Sunday, 8 January 2012
Justice then and now (updated 3)
The three explosions which injure five people outside the KL High Court today marked another notch in the increasingly volatile political landscape of our country.
It was often argued that we Malaysians are mature enough to handle all those freedom of these and that. Cautions of dangers posed by extremists among us were often dismissed as government's attempt to silence its critics and deny the people of those freedom.
Apparently, it's proven today that those dangers are real. Next time it could be even worse.
With the most crucial general election in this country's history to take place within the coming few months, lets pray that this is not going to be the year of living dangerously in Malaysia.
Now, it is up for our much maligned "anjing kerajaan" police force to handle the situation and ensure our safety.
Who had maligned our police force?
Easy la that one. They are none other than those who have been bad mouthing our justice system and the judiciary as well as other government institutions. Don't tell me you don't know. who they are.
Come to think of it, here is an excerpt of Anwar's statement from the dock during the trial, where he made it clear to the world what he thinks of the court which set him free today
"I say it because as I’ve stated earlier, the court’s integrity has been completely compromised and bears all the classic symptoms of a show trial where the script has been effectively written and the outcome a foregone conclusion. I say it because as a presiding judge you have demonstrated beyond the shadow of a doubt your complete lack of impartiality. I say it because you have consistently refused to recuse yourself even in the face of mounting evidence of your bias against me. I say it too because you have persistently turned a blind eye to the gross violations of protocol and procedure committed by the prosecution while at the same remaining impervious to my protestations about these blatant irregularities that would have without more alerted any impartial judge as to the malice and bad faith of the prosecution."
This is just in from NST SMS alert
NST 09/01: Datuk Seri Anwar Ibrahim acquitted of sodomy charge.
True enough, the court had acted professionally and all quarters must respect its decision.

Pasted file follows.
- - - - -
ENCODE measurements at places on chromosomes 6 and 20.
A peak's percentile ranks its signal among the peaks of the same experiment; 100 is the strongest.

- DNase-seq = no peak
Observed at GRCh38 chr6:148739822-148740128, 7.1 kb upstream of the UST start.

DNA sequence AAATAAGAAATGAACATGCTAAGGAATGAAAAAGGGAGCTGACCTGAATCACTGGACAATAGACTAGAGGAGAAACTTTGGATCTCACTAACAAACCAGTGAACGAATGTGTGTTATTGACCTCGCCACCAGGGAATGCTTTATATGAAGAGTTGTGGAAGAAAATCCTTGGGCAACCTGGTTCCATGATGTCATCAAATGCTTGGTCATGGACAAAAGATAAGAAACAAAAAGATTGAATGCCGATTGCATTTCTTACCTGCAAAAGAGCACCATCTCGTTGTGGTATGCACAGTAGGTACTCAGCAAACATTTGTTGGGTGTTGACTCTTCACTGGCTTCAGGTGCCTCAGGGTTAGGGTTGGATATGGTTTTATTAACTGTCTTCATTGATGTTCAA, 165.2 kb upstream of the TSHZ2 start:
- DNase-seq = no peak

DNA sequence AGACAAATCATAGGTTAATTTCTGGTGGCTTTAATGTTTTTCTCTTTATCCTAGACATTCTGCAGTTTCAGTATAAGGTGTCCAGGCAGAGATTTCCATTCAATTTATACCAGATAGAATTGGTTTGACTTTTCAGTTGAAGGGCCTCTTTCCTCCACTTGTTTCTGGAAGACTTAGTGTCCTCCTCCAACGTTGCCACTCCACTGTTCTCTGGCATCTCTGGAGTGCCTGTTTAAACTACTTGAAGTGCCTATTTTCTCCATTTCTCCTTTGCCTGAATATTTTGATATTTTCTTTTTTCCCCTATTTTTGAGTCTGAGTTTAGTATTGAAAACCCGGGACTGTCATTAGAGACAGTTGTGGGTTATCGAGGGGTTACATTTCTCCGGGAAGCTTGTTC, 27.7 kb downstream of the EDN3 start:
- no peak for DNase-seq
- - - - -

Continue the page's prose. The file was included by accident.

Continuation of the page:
Does the Pakatan crowd outside the court influenced the decision? I don't think so. Our judiciary make their decisions based on facts....nothing more, nothing less, ok?
I am personally glad for Anwar's family. It would probably be too much for them to bear if he was found guilty again.
However, as it was back in 1998, I do not think the court's decision really matter in shaping the perception of the public.
Anwar was found guilty back then, yet it did not stop BN from suffering quite huge losses in the 1999 general election.
This time around, he was found to be innocent, but would that mean anything to the electorates?
Will it turn thousands to the Pakatan cause?
I don't think so.
This case is after all just a criminal case involving a man who allegedly had sodomized another man. Both sides presented their case and one of them wins. Ya, it's a bit more juicy as Anwar was again involved. But does it has anything to do with anything more than that? I really don't think so.
By the way, will the Pakatan people continue to accuse our judiciary of being influenced by the evil Umno/BN after this?
My answer to that is yes and no.
Yes, if a court's decision doesn't favors them, and no if a court's decision goes their way.
Well, nothing much you can do with hypocrites, eh?
Tomorrow is going to be Anwar Ibrahim's big day.
I wonder what is in his mind today.
I wonder what his wife and children think. Are they very sure of his innocence?
My mind wanders back to those restless September days of 1998.
It seems as if all that happened those days were just yesterday.
I can remember clearly sitting on the stone bench at the lawn of Anwar's house at Jalan Setiamurni, Damansara. I spent many days there , observing the whole thing unravelling before my eyes.
I was even there the night Anwar was arrested.
Nurul Izzah was just 18 years-old, and my favorite of Anwar's daughters at that time, Nurul Nuha was 14. I can't remember the name or age of the other children.
Honestly, I was sympathetic towards them.
My personal opinion at that time was that Anwar's case was poorly handled by the government and that was what convinced me that he was innocent.
Fast forward to now, the trial of Saiful Bukhari's case took three and a half years to complete.
It was postponed about 60 times. All upon the request of the defense team, who also tried twice to recuse the presiding judge.
Then there was that political sermon by Anwar as he refused to give a sworn statement to the court.
I was actually looking forward to that sworn statement by him as it would have been the only way to see him swearing his innocence while holding the Quran. Apparently he wouldn't do that even in court.
I also find that the current Anwar's defense team being clearly of lower quality compared to the one who defended him back during the reformasi days of the late 1990s.
The government have on its part clearly stayed away from the trial and went out of their way so as not to be accused of trying to influence the judiciary.
They even allowed tomorrow's gathering outside the court by Anwar's supporters, which to me is unprecedented indeed.
It makes me wonder, what if some other groups had also requested for them to be allowed to gather there, to demand for Anwar to be thrown in jail. Would they also be allowed to gather there?
Anyway, as far as I am concerned, the court had acted in the most professional manner throughout the trial and I believe it will do so again tomorrow.
Clearly, any right thinking person could see that the perception of those who have inappropriately tried to influence the court have changed this time around.